I made this road trip along State Road 67 in southwestern Indiana in tribute to Richard M. Simpson, who passed away unexpectedly at the beginning of 2021. Richard wrote the fantastic Indiana Transportation History blog, and ran the popular Indiana Transportation History group on Facebook. I now share administration of both with his widow.
Richard wrote a wonderful series of posts in which he mapped onto current maps every State Road and US highway that existed when that system came to be in 1926. He analyzed old maps and road guides to figure out which roads the original alignments of those roads followed. Then he made series of screen shots of each highway, and drew a line along the entire original alignment. It had to be an enormous amount of tedious work! You can see the whole series here.
Richard was excited about this segment of SR 67’s original alignment leading to and away from Romona. A bridge over a small creek no longer carries traffic, and the road is closed on either side. It’s been that way for a long time, and Richard wanted to drive in as far as he could to see it. He and I planned to do it together, but he passed away before we could plan the trip.
On this map snippet I traced the entire original route of SR 67 in blue, except for the portion that is closed. Rather, this portion of the road doesn’t exist anymore.
Southbound Old SR 67 to Romona begins in Gosport on Main Street, an east-west road that becomes Romona Road as it heads out of town toward Romona. This is what the beginning of Romona Road looks like.
Facing this, and knowing what the aerial imagery of this road looked like, I got cold feet and didn’t drive it. I wasn’t sure whether my mid-sized sedan was a good choice for navigating what looked to be a little-traveled road. I worried about having some sort of problem or not finding a place to turn my car around, not having good mobile-phone signal, and having to walk all the way back to town to get help. Here’s what this road looks like from the air near where maintenance on it ends. It looks like Romona Road is maintained to this point to connect to three roads. This is the last of them, and it dead ends at someone’s house. Beyond here, given the out-of-service bridge, there’s no point in maintaining Romona Road.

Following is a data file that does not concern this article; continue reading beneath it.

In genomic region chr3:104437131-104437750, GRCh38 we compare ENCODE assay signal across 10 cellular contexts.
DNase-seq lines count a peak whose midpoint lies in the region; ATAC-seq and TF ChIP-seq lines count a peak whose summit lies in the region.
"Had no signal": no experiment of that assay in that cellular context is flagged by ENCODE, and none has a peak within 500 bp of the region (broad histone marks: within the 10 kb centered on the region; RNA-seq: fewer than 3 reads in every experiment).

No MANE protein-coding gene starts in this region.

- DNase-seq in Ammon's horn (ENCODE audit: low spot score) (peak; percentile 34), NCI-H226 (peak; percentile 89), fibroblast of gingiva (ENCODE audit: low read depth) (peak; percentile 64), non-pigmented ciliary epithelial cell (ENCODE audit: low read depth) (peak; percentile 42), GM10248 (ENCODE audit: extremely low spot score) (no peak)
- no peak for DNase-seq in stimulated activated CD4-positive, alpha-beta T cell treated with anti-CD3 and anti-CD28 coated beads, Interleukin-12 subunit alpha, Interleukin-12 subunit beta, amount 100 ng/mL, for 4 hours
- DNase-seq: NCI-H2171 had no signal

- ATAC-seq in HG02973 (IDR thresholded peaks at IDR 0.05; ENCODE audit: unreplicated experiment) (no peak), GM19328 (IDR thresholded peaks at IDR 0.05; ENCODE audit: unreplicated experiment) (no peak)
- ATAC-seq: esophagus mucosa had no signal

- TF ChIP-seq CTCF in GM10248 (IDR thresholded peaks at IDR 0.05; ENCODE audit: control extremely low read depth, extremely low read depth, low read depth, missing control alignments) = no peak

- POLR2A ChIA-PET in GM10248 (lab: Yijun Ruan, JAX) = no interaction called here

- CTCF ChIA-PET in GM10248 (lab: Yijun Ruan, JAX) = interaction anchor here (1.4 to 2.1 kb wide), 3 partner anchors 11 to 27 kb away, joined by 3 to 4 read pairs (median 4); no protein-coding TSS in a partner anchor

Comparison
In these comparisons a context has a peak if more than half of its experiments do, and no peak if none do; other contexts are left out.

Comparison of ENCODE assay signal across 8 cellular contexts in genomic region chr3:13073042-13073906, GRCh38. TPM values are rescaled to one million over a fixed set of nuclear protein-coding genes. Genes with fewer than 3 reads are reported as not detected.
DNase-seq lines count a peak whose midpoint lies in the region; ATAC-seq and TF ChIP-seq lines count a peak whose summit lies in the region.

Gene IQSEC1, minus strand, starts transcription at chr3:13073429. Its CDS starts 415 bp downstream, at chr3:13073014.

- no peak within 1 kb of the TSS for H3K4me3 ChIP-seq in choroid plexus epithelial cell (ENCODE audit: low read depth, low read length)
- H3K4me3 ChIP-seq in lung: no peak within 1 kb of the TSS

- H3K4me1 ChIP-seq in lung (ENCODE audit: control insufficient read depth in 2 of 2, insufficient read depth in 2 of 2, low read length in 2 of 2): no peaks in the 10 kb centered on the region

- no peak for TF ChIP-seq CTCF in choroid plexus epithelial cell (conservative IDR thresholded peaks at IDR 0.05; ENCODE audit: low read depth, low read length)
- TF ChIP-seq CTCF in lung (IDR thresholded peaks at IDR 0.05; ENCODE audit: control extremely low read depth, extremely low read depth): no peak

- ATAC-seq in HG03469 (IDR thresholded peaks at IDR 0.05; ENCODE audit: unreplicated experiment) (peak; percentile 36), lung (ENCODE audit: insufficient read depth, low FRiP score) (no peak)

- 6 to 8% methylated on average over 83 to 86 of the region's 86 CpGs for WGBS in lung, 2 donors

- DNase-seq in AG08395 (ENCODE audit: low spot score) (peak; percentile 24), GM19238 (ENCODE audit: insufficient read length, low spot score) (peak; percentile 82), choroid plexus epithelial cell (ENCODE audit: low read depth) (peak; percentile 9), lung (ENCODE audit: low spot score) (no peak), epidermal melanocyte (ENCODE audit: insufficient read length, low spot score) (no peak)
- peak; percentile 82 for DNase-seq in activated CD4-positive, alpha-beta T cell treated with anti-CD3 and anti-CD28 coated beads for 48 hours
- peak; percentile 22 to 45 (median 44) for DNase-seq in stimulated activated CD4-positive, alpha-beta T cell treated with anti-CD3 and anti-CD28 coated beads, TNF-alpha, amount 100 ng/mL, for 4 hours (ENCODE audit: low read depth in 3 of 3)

The current alignment of SR 67 was built by 1938, leaving this alignment behind. It was never a great road to be this highway, as it hugged the railroad tracks that pass through here and cross them three times, twice at odd angles.
We detoured along current State Road 67 to the other end of this old alignment, and drove it north to Romona. This road was paved all the way.
It’s a stretch to call Romona a town; it’s more a collection of residences. Founded in 1819 as Brintonville, it took the name Romona in the 1880s to honor the novel Ramona by Helen Hunt Jackson. I don’t know how or why the spelling was changed from the novel’s title, and I’ve seen some references to this place as Ramona.
Here’s what the southbound road looks like as it leaves Romona.
We intended to stop, make a couple quick images, and go. I’m never comfortable being an obvious stranger in small, out-of-the-way places like this. But immediately a fellow came out to greet us and find out what we were up to. When I said that we were out exploring Old State Road 67, he smiled and said, “Yes, this used to be the highway! You can walk the railroad trestle up to see the bridge if you want. The deck’s collapsed but otherwise it’s still there.” We said that we had stopped only for a minute and would soon be on our way. He then pointed out the rock by a small tree that spelled out the town’s name, spelled Ramona rather than Romona. I suppose he knows where he lives better than Google Maps does! He told us he made that stone some years back.
Fortunately, Indiana bridgefan Tony Dillon walked the tracks to photograph this bridge in 2009. It’s a Pratt through truss bridge built in about 1910.
Next: The town of Spencer.